Pupils in this activity constructed a functional sundial and looked for a suitable place for its location. The outputs were presented to pupils in a parallel class.
The activity was participated by 1.C (19 pupils). Their aim was to build a functional sundial and understand the reason why the shadow moves during the day. The pupils succeeded in their task. As a result, they wanted to create their own sundials during the holidays. However, we could not secure a suitable place in the school year where the sun shines all day and where sundials could be placed permanently.
In the first phase, there was a discussion on the topic “How did people measure time in the past?”. Then, pupils visited a planetarium and watched the programme About the Moon and the Sun. In the next lesson, they carried out an experiment during which pupils observed the movement of the shadow on the Earth during its rotation around the axis using the following aids: globe, skewers stuck into plasticine, flashlight. Using photographs, pupils were familiarized with historical sundials, their forms, and location. Following this, they watched the movement of their own shadow during the day on the school yard and located the most suitable place to place a sundial. In the next lesson, they first created designs for the sundial and then the sundial itself. After verifying its functionality, they carried out a test in a darkroom and presented the sundial to other classes.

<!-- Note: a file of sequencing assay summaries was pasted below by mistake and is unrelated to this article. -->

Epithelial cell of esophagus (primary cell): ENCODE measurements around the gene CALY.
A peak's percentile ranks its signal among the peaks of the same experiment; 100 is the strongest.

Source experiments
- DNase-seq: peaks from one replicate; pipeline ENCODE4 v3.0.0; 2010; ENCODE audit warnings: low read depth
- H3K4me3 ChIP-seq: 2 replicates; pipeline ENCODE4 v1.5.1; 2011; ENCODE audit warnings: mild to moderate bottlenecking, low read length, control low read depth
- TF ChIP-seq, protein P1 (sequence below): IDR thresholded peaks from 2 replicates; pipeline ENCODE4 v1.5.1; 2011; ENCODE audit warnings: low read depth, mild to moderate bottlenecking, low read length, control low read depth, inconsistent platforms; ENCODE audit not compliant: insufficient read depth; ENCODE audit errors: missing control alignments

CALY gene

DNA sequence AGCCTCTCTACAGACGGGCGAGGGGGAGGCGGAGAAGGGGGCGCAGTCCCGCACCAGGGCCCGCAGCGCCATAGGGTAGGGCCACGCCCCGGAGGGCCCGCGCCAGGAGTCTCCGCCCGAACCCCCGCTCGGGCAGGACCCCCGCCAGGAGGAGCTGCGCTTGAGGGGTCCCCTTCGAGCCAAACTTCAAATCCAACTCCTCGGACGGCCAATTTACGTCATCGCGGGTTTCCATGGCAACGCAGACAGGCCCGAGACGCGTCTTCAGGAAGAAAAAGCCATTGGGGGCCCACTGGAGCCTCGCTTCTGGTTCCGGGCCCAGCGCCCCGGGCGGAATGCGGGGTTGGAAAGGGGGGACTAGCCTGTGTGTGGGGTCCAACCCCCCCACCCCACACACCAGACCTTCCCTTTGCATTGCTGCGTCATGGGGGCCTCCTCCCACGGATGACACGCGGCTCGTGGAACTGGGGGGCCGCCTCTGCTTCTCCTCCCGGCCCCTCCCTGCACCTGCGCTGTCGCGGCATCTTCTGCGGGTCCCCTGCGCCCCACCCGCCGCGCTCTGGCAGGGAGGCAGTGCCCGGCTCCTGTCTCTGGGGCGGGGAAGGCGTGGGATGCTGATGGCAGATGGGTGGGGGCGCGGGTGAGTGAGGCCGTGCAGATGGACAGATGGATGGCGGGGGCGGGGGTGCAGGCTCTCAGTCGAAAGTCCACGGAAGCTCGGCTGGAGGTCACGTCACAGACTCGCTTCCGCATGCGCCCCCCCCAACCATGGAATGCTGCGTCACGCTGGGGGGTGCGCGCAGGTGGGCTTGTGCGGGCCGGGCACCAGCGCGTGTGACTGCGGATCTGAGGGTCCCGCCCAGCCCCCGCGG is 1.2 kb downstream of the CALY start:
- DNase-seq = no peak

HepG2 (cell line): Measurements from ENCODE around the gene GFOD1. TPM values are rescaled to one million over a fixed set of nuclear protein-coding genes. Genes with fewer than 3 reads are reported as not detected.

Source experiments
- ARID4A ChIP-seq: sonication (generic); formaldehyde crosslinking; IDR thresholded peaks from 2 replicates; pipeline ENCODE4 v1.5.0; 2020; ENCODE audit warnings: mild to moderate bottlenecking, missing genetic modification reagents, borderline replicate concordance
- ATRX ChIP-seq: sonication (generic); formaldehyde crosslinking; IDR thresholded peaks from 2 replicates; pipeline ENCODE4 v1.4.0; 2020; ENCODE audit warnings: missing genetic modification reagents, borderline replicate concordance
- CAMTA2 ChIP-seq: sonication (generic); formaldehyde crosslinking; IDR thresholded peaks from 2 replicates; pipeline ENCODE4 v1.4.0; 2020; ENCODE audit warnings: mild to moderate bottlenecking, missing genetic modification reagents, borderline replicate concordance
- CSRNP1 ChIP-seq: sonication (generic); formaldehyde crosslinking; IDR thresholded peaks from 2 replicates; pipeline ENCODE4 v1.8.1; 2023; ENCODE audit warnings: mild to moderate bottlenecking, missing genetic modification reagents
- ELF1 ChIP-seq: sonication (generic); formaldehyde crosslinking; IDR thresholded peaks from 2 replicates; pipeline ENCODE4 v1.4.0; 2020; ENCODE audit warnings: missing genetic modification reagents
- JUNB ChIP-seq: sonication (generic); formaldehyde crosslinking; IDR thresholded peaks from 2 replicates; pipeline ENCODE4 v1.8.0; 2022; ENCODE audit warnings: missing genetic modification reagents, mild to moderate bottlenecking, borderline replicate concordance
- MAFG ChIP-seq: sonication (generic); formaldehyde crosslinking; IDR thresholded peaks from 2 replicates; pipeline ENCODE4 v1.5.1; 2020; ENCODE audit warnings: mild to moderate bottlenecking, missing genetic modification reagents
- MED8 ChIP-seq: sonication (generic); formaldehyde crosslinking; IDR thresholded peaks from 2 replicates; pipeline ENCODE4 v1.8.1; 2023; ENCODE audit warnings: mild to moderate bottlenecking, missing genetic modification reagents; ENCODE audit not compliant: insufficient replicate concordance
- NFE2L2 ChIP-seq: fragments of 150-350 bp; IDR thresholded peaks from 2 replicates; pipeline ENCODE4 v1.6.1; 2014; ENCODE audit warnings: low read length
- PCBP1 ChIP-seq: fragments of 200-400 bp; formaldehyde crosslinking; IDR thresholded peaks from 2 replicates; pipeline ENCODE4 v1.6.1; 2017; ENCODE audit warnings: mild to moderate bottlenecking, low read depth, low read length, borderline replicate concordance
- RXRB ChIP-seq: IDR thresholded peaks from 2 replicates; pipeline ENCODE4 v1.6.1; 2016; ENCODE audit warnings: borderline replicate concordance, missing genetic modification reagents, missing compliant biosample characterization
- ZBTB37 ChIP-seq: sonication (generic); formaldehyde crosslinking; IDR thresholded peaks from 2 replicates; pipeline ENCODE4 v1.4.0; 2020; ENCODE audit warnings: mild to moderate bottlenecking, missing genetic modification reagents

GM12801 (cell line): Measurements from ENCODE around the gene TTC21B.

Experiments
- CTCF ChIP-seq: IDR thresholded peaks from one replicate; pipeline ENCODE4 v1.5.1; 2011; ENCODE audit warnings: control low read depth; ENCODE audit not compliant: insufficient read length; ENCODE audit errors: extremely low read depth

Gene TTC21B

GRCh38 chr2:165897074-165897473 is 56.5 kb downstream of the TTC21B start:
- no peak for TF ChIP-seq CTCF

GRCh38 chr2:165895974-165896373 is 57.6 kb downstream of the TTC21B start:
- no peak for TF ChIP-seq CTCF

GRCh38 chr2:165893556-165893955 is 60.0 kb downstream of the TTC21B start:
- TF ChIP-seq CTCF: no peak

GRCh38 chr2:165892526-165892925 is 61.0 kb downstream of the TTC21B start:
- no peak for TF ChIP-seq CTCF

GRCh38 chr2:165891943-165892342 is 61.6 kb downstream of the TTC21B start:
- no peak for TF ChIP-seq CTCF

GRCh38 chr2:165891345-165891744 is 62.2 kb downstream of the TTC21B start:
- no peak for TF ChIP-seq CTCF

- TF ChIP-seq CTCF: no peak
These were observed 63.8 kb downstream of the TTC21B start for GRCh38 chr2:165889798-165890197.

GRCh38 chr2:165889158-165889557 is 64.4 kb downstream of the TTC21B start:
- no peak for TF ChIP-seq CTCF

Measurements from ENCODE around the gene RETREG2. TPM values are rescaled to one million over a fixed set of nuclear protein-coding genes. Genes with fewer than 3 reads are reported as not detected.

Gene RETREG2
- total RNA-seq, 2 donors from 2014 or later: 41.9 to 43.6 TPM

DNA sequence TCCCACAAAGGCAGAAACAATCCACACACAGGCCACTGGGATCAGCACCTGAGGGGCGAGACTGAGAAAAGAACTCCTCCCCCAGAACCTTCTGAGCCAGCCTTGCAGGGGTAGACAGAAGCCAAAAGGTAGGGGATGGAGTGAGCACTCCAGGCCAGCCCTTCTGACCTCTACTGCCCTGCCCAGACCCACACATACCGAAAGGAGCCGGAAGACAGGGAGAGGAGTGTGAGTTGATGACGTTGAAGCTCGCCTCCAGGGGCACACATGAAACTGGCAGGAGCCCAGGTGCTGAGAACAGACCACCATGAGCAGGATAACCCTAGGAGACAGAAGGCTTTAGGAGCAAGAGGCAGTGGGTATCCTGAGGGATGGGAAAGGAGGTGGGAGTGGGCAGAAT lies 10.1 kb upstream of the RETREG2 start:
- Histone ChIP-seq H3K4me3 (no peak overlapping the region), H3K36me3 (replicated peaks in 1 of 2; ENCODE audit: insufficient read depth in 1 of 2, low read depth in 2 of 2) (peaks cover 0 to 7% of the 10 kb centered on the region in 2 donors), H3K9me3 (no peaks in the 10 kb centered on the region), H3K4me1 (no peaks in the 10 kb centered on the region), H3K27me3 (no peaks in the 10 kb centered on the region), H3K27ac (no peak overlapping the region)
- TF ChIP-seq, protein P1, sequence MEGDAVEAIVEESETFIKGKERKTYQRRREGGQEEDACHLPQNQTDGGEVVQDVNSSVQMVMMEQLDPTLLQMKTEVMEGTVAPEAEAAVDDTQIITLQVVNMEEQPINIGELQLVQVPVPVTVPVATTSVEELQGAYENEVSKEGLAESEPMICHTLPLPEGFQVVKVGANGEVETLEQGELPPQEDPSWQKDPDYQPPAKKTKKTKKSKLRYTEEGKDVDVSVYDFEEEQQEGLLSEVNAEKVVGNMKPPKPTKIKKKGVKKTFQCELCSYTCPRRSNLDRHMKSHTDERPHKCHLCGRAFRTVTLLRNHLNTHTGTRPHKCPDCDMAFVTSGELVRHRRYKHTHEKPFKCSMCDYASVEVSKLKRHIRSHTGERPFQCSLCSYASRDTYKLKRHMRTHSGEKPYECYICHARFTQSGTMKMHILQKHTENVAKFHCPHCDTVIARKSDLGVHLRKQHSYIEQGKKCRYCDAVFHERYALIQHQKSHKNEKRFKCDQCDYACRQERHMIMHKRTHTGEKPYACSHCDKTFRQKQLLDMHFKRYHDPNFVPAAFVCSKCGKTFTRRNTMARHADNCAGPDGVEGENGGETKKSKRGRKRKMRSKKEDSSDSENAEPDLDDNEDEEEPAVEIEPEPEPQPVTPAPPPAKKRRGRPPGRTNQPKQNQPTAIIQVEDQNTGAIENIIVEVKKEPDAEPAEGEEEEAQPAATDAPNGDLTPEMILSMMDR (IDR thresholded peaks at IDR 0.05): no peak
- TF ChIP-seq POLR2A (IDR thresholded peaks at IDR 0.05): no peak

Opinions of students:
The biggest problems during the task solution:
We had problem with the sunlight in our school yard. We usually have sun only for a short period of time.
Did you work with digital technics?
We used the Internet to find how the sun clock works.
Did I learn anything new?
I learnt to draw on the stone.
In the planetarium we learnt how the planets move round the sun.
What shall I do better next time?
Next time we would make the sun clock on the place where the sun shines longer.